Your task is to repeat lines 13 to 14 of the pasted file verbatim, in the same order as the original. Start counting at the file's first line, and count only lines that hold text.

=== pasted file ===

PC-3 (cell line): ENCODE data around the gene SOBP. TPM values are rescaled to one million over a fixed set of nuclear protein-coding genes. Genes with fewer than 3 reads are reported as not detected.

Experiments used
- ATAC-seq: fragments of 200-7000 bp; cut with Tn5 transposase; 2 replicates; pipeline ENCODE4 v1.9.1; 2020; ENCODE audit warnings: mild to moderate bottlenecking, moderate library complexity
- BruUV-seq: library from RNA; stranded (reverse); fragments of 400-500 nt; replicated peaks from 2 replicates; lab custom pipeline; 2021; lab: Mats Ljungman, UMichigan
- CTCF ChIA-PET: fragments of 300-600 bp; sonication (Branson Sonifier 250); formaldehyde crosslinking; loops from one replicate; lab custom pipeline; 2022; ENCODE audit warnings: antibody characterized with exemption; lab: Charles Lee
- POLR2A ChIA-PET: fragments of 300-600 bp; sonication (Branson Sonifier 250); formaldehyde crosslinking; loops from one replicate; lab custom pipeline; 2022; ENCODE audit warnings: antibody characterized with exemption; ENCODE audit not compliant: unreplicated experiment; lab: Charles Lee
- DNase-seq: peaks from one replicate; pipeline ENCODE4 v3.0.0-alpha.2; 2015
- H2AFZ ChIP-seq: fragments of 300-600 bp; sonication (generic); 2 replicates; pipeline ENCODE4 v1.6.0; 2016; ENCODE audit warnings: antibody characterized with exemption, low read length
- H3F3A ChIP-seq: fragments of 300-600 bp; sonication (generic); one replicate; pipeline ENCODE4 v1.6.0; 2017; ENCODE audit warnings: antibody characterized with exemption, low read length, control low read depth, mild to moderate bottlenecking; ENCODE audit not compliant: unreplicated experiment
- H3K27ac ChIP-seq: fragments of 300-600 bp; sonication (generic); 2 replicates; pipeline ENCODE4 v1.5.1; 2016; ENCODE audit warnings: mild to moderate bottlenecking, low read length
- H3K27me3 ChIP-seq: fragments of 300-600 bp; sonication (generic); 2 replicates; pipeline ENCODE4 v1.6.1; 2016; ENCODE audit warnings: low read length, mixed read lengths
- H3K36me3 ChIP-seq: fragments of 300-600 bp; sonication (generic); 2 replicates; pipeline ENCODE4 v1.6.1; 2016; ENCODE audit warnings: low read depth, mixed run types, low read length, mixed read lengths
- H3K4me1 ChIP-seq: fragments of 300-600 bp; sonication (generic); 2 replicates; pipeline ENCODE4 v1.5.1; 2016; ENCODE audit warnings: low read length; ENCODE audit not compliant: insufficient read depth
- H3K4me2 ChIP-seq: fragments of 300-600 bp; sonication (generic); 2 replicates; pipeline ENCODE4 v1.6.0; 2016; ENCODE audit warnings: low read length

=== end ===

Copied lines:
- H3K4me1 ChIP-seq: fragments of 300-600 bp; sonication (generic); 2 replicates; pipeline ENCODE4 v1.5.1; 2016; ENCODE audit warnings: low read length; ENCODE audit not compliant: insufficient read depth
- H3K4me2 ChIP-seq: fragments of 300-600 bp; sonication (generic); 2 replicates; pipeline ENCODE4 v1.6.0; 2016; ENCODE audit warnings: low read length